Introduction Recently however a number

Recently however, a number of works have critically assessed both positions. The first critical reviews of research on adult children of alcoholics were the work of Woodside [1] and Giglio and Kaufman [2]. Especially that of Giglio and Kaufman was characterised by critical assessment of literature on ACoA since 1960. The next publication was Windle and Sealers Children of Alcoholics: Critical Perspectives[3] from 1991. That year also saw the publication of Shera\’s Children of Alcoholics. A Critical Appraisal of Theory and Research[4], which to this day is an important source on the subject of the children of alcoholics. These reviews were apparently a reply to Adult Children of Alcoholics by Woititz [5] as well as the positions of other clinicians and therapists accepting the specific character of ACoA syndrome. A wide and insightful review of the literature on the adult children of alcoholics was also carried out by Harter, who analysed the publications since 1987 [6]. She indicated further research directions and posed important questions as to whether the promotion of ACoA syndrome serves therapeutic purposes or rather creates iatrogenic problems by suggesting all have disturbances as a result of childhood experiences. It is also worth mentioning the ACoA research review published by Hall and Webster from 2007 [7], the undeniable value of which is the focus on the analysis of risk factors and durability, and not only on threats.
The first synthesising overview of ACoA literature and research in Polish was presented in the work of Ślaski [8, 9] and Cierpiałkowska [10, 11], who for many years has been conducting thorough and insightful analysis on this group [12–15]. Gąsior [16] has published an overview of work on the subject of ACoA, and other authors systematically addressing this material are Sobolewska-Mellibruda [17], Margasiński [18, 19], Grzegorzewska [20–22] and Chodkiewicz [23, 24].
The majority of the above mentioned authors accept that the ADA group is highly diverse. It includes those with serious mental disorders, minor adaptive difficulties and also those who function above the norm [6, 7, 11, 16]. This is probably the result of many factors that may both threaten and protect. No doubt this is linked to the variety of ACoA experiences arising from the differing functioning of the MLN8237 in which they were raised.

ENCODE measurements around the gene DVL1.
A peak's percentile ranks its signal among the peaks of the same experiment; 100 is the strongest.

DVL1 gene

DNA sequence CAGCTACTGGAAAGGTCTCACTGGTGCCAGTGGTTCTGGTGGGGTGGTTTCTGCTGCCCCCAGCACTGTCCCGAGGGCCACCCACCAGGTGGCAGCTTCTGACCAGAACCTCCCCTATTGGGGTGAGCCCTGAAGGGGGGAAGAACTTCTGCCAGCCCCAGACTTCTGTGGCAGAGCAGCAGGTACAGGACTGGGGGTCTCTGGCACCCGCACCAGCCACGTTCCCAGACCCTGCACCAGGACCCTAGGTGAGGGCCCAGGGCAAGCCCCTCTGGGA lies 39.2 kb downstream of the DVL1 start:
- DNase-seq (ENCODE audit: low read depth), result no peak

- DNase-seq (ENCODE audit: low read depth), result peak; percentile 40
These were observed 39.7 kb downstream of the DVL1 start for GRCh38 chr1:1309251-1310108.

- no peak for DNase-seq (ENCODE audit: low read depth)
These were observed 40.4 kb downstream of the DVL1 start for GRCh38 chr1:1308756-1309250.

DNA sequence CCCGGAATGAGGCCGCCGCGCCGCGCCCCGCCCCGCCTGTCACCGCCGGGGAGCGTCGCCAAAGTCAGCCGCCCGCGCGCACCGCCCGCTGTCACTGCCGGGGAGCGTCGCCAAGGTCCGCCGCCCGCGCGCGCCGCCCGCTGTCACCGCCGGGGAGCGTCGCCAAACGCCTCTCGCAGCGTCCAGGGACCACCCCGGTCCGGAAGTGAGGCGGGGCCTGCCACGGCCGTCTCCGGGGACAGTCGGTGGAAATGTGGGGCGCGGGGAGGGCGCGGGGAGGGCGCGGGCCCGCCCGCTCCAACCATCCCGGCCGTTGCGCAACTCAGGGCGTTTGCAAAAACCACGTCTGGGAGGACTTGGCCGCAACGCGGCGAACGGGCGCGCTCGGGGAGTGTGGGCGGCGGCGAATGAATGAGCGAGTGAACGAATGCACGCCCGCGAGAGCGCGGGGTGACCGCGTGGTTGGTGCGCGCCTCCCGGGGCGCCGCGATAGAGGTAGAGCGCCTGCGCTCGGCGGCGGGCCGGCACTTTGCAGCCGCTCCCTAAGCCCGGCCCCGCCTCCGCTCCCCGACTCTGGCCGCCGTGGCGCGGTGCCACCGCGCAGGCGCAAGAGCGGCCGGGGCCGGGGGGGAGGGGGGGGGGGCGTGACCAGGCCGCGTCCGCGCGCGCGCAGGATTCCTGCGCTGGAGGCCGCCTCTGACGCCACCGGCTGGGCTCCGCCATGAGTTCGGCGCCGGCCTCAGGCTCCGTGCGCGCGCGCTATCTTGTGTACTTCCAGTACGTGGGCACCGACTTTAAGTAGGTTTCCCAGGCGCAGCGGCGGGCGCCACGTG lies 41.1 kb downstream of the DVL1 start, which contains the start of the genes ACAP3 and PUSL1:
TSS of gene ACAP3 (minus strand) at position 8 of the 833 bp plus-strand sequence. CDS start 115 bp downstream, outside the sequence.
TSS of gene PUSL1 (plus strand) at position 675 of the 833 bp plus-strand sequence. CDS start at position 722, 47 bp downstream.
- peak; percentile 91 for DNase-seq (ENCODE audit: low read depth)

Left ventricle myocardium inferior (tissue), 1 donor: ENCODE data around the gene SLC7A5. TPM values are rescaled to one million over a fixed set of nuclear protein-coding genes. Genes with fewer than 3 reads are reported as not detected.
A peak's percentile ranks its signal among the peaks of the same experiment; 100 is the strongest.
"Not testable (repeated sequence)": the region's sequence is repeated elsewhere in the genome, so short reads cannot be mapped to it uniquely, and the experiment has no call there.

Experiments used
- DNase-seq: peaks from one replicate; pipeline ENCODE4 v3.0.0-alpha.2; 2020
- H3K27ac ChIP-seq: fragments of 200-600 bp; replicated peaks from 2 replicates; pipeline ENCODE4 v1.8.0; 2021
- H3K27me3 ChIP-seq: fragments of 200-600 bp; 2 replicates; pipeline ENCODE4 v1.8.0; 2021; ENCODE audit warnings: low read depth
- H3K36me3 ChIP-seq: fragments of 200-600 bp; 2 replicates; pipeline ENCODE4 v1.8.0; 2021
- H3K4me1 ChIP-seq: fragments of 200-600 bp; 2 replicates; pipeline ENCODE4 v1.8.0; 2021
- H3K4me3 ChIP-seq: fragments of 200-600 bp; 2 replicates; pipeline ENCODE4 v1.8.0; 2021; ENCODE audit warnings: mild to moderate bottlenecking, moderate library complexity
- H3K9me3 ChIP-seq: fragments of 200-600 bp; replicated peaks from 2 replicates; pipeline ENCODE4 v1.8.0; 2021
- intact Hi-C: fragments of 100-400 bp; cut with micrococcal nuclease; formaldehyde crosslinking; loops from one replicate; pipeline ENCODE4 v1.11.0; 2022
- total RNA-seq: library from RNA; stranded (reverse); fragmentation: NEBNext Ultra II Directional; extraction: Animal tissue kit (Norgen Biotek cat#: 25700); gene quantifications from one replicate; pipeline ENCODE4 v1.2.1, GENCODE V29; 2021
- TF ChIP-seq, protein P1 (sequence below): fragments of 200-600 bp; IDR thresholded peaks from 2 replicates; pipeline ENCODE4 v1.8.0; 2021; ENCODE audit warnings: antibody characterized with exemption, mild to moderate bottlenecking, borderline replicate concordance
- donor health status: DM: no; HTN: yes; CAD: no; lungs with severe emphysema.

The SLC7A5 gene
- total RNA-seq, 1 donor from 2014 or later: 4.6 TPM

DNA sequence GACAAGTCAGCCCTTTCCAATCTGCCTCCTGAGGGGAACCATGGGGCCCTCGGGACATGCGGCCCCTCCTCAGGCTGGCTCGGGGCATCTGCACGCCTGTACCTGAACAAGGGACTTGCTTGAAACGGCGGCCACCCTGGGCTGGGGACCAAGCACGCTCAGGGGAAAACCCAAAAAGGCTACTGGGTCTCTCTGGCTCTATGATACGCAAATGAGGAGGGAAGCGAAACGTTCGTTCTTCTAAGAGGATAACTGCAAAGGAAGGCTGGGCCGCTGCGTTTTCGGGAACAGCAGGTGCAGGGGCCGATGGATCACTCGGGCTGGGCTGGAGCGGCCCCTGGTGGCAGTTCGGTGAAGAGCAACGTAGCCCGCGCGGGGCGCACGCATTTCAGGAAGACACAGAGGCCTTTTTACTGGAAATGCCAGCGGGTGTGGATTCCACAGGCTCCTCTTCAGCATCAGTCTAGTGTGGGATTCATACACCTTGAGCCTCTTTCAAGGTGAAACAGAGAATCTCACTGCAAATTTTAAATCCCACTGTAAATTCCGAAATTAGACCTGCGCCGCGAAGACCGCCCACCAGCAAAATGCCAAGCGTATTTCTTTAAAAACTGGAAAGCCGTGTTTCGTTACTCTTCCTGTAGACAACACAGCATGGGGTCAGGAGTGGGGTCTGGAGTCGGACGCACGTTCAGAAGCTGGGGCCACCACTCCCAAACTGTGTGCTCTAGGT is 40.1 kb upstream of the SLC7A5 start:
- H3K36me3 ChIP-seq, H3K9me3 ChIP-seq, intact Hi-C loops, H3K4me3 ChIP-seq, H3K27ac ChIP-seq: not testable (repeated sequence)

Families with dependence related problems
The well-known family therapists, Irene and Herbert Goldenberg [25], report that families with dependency problems are one of the most thoroughly researched in family therapy. At first, mainly therapists and clinicians conducted research on the functioning of these families. However, the concepts they created were not fully verified empirically. What is more, a peculiar kind of gap opened up between therapeutic practice and the science. Therapists tended to generalise their models of family functioning basing mainly on families in therapy. Their observations would be extended to all other families with dependency issues. On the other hand, scientists, especially in the 60s and 70s, sought a specific family dynamic pattern supposed to determine the occurrence of specific forms of pathology. These basically deterministic assumptions turned out to be at odds with the basic principles of systematic thinking. This had, after all, moved beyond deterministic and linear towards circular logic models. As Józefik [26] noted, there had been a paradigm shift in the field of family therapy and systemic thinking. Earlier models of family functioning are treated as only one of many possible ways of understanding family reality. Their ascribed objectivity is suspended, as therapists and researchers now consider how to comprehend a family and how to help it through dialogue. Steinglass\’s [27, 28] or Wegscheider-Cruse\’s [29, 30] systemic concepts of so-called alcoholic families belong to a passing paradigm, which does not mean the knowledge behind it is passé. However, it only sheds light on the course of development and functioning of some families coping with the problem of dependency [31]. The latest research on the functioning and durability of families in the face of misfortune indicates significant variation in the paths of their developmental [16, 32]. An understanding of the modern family with dependence related problems requires not only a grasp of risk factors but an understanding of the protective ones as well. A family (even an “alcoholic” one) is not exclusively a homeostatic closed system. It has its resilience and is subject to the cultural and social environmental influence in which it exists. The influence of the family environment on children is exceptionally diverse, as is the heritage passed on to the next generation.